Several Christmases ago I noticed something interesting about one of my daughters; she deviated from a gift opening ritual -- one or two gifts at a time -- that she had methodically maintained for years. Typically, she would play with each newly-opened toy for several hours, then return to open another only after fully enjoying the previous toy. But this year, after my wife and I happily had purchased nearly everything that she carefully wrote on her list to Santa, she, overjoyed, opened the first gift, then a second. A huge smile lit up her face and her eyes twinkled, and then, uncharacteristically, she reached for a third gift, ripped it open and... wait for it... she began to cry!
My wife and I were self-congratulatory, thinking they were tears of joy. But, they were not. My darling daughter was so overwhelmed and overstimulated by the gifts that she just couldn't deal. There were just too many.
That moment taught us something special. Sometimes doing everything possible to meet and/or exceed loved ones' expectations with a mountain of gifts during the holidays can be overwhelming -- to the person receiving the gift, as well as the person giving the gift. It's excessive and unnecessary.
While we've always believed there is a reason for the season far greater than exchanging presents, my wife and I got caught up in the hoopla of Black Friday, Cyber Monday and the general shopping craze. In a nutshell, we were missing the point. Now we do our best to focus more on building the quality of our relationships during the holidays rather than adhering to the monolithic definition of the "American Dream" of more, more, more.
In my previous blog about super-sized Thanksgiving expectations, I began to delve into the negative implications of putting that kind of pressure on loved ones. Now let's explore the notion of adjusting our expectations during Christmas, Hanukkah, Kwanzaa (or whatever your chosen celebration) within the context of the ongoing "great recession." We've reached a point in our history where it's simply not possible for most families to fulfill every material want on their holiday wish list. Nor should they, because that sense of urgency to acquire material possessions has clearly spun out of control. I mean, pepper spray and beatings just to get to a waffle iron or gaming set at your local Walmart? Really? If there was ever a time to adjust our expectations, it is now.
In reading MetLife's recent "American Dream" study I was not surprised to find that the notion of it it is still vitally important across a diverse array of people. Of those surveyed, 82 percent were equally split between ranking achieving the American dream as "very important," or, "somewhat important," according to the study.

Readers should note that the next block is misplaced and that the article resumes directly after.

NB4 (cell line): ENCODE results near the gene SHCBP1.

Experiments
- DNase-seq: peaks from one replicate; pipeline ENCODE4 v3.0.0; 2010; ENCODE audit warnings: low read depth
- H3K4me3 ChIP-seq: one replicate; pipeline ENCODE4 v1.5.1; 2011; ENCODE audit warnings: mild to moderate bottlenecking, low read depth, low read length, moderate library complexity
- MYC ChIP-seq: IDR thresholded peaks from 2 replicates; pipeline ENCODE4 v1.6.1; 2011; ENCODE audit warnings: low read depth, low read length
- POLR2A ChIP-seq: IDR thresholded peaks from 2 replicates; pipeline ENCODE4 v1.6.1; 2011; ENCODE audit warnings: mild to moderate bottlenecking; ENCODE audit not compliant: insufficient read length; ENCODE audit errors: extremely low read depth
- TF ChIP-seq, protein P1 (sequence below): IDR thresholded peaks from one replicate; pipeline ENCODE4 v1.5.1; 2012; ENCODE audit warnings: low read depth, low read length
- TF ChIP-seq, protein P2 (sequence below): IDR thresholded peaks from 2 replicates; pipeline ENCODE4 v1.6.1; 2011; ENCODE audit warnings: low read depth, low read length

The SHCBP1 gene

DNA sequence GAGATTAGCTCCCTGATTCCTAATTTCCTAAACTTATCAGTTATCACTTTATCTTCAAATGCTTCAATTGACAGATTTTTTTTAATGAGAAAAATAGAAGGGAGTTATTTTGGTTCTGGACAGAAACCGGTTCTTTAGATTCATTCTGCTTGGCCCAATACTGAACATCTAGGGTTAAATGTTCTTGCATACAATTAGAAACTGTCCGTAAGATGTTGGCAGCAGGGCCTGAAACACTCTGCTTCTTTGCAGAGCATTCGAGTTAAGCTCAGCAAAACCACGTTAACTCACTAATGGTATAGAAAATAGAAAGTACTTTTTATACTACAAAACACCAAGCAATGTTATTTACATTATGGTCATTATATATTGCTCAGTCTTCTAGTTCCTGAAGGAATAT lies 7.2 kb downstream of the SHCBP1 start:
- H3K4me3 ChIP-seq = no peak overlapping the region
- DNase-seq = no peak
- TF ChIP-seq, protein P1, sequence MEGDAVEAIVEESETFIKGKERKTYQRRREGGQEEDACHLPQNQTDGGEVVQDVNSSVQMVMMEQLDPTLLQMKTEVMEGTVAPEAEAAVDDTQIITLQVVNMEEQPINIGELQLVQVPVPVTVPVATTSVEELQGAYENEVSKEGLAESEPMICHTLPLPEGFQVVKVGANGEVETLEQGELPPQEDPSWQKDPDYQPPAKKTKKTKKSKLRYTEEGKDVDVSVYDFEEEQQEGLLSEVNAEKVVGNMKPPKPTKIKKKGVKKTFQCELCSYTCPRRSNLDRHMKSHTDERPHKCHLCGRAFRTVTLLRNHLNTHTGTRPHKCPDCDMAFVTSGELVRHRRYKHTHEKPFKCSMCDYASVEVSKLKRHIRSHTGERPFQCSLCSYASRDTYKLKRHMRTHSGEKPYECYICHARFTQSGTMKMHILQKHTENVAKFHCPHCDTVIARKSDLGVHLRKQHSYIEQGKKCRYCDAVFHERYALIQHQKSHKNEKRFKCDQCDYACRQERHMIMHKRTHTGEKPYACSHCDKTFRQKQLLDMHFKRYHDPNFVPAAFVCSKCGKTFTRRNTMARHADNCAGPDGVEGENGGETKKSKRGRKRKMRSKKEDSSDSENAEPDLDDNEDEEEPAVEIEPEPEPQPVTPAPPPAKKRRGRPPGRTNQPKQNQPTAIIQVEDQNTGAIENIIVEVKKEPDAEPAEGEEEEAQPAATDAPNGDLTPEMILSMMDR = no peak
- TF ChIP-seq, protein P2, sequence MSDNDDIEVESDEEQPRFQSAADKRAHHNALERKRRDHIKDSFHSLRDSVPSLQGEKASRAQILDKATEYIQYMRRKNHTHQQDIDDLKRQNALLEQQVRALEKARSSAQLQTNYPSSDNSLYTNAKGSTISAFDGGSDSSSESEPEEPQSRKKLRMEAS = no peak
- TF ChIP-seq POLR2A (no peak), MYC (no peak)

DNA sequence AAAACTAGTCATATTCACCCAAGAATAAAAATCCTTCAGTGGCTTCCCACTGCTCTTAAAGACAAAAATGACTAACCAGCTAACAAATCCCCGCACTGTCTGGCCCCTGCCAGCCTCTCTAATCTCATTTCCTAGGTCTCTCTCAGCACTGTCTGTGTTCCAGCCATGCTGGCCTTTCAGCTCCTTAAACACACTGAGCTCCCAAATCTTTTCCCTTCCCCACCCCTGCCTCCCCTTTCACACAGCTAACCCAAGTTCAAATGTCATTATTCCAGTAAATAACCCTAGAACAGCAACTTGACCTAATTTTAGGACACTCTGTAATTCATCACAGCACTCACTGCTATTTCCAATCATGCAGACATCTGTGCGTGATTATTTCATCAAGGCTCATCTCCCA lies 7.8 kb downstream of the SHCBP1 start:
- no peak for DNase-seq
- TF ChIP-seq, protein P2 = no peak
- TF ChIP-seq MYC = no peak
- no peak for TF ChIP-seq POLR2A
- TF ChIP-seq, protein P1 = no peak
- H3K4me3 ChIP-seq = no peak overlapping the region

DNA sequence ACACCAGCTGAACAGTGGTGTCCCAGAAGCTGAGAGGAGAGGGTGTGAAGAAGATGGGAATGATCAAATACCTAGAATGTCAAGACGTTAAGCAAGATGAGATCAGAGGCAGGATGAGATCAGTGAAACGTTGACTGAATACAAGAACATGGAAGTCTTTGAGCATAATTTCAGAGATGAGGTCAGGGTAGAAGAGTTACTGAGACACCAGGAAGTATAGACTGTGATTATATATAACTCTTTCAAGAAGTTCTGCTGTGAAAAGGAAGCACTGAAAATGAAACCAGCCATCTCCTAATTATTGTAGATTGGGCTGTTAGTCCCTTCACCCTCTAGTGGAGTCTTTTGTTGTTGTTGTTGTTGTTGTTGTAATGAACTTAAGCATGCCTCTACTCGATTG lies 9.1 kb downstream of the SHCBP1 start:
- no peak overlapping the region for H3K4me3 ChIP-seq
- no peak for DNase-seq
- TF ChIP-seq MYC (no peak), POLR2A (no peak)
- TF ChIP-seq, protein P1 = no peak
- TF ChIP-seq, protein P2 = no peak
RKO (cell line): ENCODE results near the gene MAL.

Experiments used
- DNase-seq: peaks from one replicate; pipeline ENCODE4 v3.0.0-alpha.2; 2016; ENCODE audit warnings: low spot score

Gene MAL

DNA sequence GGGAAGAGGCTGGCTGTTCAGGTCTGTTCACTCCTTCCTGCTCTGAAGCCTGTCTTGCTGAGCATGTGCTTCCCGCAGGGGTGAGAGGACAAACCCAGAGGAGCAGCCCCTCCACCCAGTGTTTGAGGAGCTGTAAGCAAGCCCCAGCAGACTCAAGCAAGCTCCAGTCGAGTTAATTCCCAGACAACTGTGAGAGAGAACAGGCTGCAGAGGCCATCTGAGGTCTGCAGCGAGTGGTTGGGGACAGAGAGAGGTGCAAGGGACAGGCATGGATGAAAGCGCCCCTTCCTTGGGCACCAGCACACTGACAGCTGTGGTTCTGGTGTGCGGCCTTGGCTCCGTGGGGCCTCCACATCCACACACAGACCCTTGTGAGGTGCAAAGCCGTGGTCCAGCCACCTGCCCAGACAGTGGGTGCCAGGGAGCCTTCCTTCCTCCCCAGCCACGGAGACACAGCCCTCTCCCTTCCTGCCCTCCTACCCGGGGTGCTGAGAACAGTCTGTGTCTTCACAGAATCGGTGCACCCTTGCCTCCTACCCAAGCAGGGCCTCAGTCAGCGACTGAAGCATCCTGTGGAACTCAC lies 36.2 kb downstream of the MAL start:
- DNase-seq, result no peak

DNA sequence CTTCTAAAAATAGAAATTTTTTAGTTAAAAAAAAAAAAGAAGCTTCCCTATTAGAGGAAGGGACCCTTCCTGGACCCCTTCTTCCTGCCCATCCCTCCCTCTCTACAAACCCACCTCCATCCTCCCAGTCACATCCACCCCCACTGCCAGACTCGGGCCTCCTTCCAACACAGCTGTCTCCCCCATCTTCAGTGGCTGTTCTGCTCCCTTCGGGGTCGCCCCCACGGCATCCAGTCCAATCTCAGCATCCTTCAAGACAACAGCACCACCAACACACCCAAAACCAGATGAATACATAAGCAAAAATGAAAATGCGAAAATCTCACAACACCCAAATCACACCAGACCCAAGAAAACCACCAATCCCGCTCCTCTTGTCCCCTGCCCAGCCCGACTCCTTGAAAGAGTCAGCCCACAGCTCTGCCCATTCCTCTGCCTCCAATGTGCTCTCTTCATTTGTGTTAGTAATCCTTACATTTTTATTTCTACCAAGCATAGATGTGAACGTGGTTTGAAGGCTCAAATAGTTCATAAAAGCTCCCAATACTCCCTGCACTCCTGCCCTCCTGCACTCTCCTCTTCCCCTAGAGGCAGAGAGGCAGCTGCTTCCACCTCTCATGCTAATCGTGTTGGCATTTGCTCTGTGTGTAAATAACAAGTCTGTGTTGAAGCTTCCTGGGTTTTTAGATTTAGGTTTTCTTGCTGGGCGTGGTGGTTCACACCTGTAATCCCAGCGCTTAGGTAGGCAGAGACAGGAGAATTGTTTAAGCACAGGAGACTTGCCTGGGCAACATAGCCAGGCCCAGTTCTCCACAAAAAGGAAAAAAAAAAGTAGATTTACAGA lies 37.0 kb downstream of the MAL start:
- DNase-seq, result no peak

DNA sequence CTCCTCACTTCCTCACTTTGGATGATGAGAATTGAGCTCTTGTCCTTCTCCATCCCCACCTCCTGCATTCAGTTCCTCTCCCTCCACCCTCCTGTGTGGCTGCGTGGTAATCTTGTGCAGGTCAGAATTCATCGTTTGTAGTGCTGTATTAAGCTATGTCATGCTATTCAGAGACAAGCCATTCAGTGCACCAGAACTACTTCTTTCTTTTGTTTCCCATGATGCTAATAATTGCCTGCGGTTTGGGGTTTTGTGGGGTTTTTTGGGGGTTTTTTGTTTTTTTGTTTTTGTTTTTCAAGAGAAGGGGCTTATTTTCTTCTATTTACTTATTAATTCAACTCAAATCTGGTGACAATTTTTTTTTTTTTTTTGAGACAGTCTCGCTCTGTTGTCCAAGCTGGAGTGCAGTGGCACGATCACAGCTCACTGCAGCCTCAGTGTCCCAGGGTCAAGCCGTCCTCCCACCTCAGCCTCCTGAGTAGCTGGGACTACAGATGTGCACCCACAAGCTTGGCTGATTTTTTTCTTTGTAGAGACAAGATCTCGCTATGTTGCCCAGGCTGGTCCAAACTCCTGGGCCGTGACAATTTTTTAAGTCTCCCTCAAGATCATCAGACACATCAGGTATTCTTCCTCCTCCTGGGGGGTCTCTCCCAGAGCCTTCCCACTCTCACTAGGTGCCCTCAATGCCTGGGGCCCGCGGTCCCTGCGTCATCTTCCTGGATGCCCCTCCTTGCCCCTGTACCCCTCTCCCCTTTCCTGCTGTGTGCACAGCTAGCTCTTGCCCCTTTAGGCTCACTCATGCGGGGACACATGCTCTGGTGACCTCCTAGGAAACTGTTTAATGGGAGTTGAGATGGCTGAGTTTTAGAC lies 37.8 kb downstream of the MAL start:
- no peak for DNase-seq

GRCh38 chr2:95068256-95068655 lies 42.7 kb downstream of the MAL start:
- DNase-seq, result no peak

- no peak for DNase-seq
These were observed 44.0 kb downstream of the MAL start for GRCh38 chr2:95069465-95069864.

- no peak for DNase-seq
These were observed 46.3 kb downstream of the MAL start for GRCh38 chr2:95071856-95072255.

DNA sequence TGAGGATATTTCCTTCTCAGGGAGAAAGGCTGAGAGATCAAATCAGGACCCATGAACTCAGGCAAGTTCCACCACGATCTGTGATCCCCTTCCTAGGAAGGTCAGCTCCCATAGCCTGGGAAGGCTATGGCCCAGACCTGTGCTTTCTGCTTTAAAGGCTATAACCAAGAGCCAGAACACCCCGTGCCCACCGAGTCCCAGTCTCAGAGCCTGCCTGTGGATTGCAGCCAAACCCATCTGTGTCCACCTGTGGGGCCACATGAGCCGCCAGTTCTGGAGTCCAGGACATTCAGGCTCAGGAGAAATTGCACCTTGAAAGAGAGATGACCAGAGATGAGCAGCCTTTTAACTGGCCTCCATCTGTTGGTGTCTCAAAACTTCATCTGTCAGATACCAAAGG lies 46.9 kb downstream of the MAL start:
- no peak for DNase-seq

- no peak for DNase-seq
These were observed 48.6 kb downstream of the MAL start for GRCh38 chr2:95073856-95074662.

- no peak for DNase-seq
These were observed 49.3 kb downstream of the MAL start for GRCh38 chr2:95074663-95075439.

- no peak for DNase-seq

However, there is an evolved definition of the American dream arising as a direct result of the fact that we've had to adjust our old expectations of what we want to accomplish in life. It is no longer about more money, bigger houses, higher incomes and more material things for ourselves and the next generation. But is that necessarily a bad thing? Maybe this takes the pressure off husbands and wives as they panic about not having enough to set aside for their kids' college fund, that dream vacation or that new kitchen extension. Maybe they won't feel they have to buy a house they can't afford, and will be happy living in a rental as long as it is within their means. Incomes and sustainable economic wellbeing notwithstanding, maybe the American dream SHOULD be about something else.
What I was pleasantly surprised to find in the MetLife study was that relationships are greatly valued over material possessions. People are acknowledging that it matters more to seek contentment with family and friends. A stunning 82-90 percent of respondents said our current economic conditions are causing them to reevaluate their priorities and to value relationships over material possessions. I mean, it isn't even close! Thankfully even with all of the deals for flat screen TVs, iPads, and Xboxes, what we care about most is something intangible and fundamental to our humanity.
No, I didn't really need this study to tell me that meaningful relationships are paramount. It just serves as a timely reminder of what perhaps are the most important expectations, the ones we should really be focusing on during the holiday season.
This holiday season I'm pondering the following questions:
- 10 years from now what do I want to remember about this Christmas?
What will this new American dream be for you?
Your thoughts? Speak on it!
Darryl Cobbin is a husband, father, Marriage Mentor and author of Before You Wed... Read This! His next challenge is to help others succeed at marriage.